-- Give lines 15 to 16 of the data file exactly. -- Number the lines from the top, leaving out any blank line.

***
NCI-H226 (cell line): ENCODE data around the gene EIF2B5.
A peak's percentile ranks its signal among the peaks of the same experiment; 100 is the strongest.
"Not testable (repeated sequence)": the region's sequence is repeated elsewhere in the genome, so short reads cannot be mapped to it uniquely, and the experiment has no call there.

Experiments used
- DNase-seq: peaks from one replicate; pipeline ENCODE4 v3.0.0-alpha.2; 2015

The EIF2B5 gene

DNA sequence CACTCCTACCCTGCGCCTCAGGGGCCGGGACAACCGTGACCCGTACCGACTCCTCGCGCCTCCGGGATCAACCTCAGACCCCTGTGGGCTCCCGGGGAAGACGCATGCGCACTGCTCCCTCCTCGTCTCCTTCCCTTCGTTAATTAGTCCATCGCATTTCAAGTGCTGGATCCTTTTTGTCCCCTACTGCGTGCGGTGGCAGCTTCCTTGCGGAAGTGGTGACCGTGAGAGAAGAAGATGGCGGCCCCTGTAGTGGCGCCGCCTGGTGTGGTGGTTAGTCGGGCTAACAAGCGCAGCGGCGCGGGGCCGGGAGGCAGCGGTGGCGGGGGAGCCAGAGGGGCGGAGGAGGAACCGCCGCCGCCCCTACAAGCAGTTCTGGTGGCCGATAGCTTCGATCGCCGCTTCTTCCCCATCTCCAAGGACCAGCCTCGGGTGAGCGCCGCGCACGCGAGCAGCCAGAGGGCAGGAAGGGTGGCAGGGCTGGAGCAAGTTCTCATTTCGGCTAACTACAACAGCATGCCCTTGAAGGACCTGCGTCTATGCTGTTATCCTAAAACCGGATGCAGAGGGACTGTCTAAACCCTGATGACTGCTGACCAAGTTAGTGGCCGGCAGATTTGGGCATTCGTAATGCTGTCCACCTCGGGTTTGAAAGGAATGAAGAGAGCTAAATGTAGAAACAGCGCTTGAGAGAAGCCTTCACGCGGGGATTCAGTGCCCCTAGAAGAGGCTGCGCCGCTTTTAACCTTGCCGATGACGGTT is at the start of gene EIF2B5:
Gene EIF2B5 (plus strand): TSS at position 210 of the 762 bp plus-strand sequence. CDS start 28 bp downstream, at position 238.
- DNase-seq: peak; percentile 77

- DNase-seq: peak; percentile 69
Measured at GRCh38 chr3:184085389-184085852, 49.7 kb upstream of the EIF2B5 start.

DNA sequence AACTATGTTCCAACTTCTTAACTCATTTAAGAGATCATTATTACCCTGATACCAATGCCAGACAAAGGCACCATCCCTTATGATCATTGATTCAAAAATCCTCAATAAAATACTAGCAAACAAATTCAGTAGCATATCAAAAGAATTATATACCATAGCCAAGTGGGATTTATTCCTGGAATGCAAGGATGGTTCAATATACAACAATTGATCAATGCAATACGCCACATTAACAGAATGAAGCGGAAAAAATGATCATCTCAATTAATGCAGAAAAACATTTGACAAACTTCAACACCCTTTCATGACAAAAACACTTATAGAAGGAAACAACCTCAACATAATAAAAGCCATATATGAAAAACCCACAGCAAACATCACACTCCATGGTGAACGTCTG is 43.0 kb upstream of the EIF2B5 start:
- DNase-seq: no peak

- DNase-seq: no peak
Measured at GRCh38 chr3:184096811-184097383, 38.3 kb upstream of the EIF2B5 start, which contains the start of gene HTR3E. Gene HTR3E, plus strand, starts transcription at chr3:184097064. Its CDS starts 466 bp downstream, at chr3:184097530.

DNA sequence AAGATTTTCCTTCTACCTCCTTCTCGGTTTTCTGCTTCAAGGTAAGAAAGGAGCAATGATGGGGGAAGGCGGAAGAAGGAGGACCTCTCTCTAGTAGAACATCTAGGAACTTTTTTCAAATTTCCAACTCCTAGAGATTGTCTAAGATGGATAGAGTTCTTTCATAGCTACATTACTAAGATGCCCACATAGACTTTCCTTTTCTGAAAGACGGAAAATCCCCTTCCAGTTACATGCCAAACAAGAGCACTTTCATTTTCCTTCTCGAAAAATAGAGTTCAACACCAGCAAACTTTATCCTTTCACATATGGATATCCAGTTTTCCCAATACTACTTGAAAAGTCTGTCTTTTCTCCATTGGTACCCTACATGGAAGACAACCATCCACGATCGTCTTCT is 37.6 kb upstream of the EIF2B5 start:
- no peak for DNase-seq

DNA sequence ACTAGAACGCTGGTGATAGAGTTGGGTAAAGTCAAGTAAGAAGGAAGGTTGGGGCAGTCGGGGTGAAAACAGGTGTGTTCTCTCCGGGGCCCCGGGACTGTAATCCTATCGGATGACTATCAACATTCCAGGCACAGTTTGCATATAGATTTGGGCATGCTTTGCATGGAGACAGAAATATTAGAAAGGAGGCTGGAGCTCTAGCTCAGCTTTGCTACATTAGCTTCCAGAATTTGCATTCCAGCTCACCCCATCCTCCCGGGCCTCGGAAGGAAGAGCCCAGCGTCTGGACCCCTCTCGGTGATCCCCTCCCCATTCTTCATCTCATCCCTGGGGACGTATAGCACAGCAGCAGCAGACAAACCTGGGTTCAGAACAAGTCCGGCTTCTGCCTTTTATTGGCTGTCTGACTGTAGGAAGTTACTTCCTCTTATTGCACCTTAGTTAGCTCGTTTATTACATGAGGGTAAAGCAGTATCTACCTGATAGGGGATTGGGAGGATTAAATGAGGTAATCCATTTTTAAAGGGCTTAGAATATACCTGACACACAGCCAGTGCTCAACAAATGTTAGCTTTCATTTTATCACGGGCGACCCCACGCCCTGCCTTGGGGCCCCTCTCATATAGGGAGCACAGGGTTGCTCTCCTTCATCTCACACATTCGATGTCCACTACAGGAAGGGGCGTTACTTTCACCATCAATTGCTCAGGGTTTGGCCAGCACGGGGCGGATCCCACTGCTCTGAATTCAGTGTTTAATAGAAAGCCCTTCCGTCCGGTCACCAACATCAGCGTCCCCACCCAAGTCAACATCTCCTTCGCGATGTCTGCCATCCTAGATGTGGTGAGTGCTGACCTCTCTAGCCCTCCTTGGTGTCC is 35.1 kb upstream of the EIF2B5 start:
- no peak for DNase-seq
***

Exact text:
Measured at GRCh38 chr3:184096811-184097383, 38.3 kb upstream of the EIF2B5 start, which contains the start of gene HTR3E. Gene HTR3E, plus strand, starts transcription at chr3:184097064. Its CDS starts 466 bp downstream, at chr3:184097530.

DNA sequence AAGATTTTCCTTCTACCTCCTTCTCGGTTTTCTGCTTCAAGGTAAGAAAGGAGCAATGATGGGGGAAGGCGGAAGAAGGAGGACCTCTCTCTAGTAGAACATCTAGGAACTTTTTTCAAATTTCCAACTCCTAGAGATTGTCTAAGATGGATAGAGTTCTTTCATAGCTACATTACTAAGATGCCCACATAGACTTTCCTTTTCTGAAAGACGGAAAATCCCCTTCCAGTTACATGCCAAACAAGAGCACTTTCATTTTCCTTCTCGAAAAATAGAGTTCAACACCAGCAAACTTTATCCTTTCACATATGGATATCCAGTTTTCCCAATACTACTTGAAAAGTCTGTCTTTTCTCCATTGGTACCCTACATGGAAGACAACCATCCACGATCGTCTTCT is 37.6 kb upstream of the EIF2B5 start: